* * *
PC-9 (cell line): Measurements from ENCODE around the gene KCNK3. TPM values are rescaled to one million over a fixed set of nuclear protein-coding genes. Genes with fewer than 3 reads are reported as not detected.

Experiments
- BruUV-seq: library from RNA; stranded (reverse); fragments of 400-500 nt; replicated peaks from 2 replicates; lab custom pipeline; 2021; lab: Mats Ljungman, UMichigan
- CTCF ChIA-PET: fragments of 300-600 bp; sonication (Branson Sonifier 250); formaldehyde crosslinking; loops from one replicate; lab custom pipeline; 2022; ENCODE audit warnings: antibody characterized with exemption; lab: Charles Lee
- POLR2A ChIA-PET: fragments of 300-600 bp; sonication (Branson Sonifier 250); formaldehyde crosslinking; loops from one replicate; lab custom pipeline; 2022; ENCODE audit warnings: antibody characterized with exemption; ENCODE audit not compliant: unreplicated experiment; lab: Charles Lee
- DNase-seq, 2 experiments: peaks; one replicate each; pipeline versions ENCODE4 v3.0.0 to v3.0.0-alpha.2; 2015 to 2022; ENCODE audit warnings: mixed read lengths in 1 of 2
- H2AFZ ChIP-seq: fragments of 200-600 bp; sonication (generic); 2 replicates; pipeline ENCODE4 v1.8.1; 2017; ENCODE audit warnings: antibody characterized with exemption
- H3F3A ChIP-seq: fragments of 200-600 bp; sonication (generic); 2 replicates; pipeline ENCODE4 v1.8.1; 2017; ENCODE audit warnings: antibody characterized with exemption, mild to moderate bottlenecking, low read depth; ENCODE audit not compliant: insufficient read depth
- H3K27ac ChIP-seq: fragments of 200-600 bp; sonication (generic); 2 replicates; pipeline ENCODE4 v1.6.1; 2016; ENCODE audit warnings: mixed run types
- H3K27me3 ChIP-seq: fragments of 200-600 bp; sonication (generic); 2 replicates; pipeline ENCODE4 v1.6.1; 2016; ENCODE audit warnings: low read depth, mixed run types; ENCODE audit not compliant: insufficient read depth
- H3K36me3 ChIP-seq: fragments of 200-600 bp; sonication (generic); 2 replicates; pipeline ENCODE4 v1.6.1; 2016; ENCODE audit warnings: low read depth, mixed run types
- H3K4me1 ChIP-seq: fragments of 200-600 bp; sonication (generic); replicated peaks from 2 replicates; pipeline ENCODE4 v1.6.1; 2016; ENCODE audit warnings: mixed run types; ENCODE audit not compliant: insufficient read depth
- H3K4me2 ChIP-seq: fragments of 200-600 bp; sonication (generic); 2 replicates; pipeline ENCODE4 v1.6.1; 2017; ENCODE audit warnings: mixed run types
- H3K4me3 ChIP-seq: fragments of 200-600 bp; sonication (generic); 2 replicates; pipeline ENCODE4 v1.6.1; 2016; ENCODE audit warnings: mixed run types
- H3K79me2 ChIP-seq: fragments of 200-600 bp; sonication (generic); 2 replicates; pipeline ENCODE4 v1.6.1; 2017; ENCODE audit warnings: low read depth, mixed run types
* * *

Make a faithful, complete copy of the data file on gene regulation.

PC-9 (cell line): Measurements from ENCODE around the gene KCNK3. TPM values are rescaled to one million over a fixed set of nuclear protein-coding genes. Genes with fewer than 3 reads are reported as not detected.

Experiments
- BruUV-seq: library from RNA; stranded (reverse); fragments of 400-500 nt; replicated peaks from 2 replicates; lab custom pipeline; 2021; lab: Mats Ljungman, UMichigan
- CTCF ChIA-PET: fragments of 300-600 bp; sonication (Branson Sonifier 250); formaldehyde crosslinking; loops from one replicate; lab custom pipeline; 2022; ENCODE audit warnings: antibody characterized with exemption; lab: Charles Lee
- POLR2A ChIA-PET: fragments of 300-600 bp; sonication (Branson Sonifier 250); formaldehyde crosslinking; loops from one replicate; lab custom pipeline; 2022; ENCODE audit warnings: antibody characterized with exemption; ENCODE audit not compliant: unreplicated experiment; lab: Charles Lee
- DNase-seq, 2 experiments: peaks; one replicate each; pipeline versions ENCODE4 v3.0.0 to v3.0.0-alpha.2; 2015 to 2022; ENCODE audit warnings: mixed read lengths in 1 of 2
- H2AFZ ChIP-seq: fragments of 200-600 bp; sonication (generic); 2 replicates; pipeline ENCODE4 v1.8.1; 2017; ENCODE audit warnings: antibody characterized with exemption
- H3F3A ChIP-seq: fragments of 200-600 bp; sonication (generic); 2 replicates; pipeline ENCODE4 v1.8.1; 2017; ENCODE audit warnings: antibody characterized with exemption, mild to moderate bottlenecking, low read depth; ENCODE audit not compliant: insufficient read depth
- H3K27ac ChIP-seq: fragments of 200-600 bp; sonication (generic); 2 replicates; pipeline ENCODE4 v1.6.1; 2016; ENCODE audit warnings: mixed run types
- H3K27me3 ChIP-seq: fragments of 200-600 bp; sonication (generic); 2 replicates; pipeline ENCODE4 v1.6.1; 2016; ENCODE audit warnings: low read depth, mixed run types; ENCODE audit not compliant: insufficient read depth
- H3K36me3 ChIP-seq: fragments of 200-600 bp; sonication (generic); 2 replicates; pipeline ENCODE4 v1.6.1; 2016; ENCODE audit warnings: low read depth, mixed run types
- H3K4me1 ChIP-seq: fragments of 200-600 bp; sonication (generic); replicated peaks from 2 replicates; pipeline ENCODE4 v1.6.1; 2016; ENCODE audit warnings: mixed run types; ENCODE audit not compliant: insufficient read depth
- H3K4me2 ChIP-seq: fragments of 200-600 bp; sonication (generic); 2 replicates; pipeline ENCODE4 v1.6.1; 2017; ENCODE audit warnings: mixed run types
- H3K4me3 ChIP-seq: fragments of 200-600 bp; sonication (generic); 2 replicates; pipeline ENCODE4 v1.6.1; 2016; ENCODE audit warnings: mixed run types
- H3K79me2 ChIP-seq: fragments of 200-600 bp; sonication (generic); 2 replicates; pipeline ENCODE4 v1.6.1; 2017; ENCODE audit warnings: low read depth, mixed run types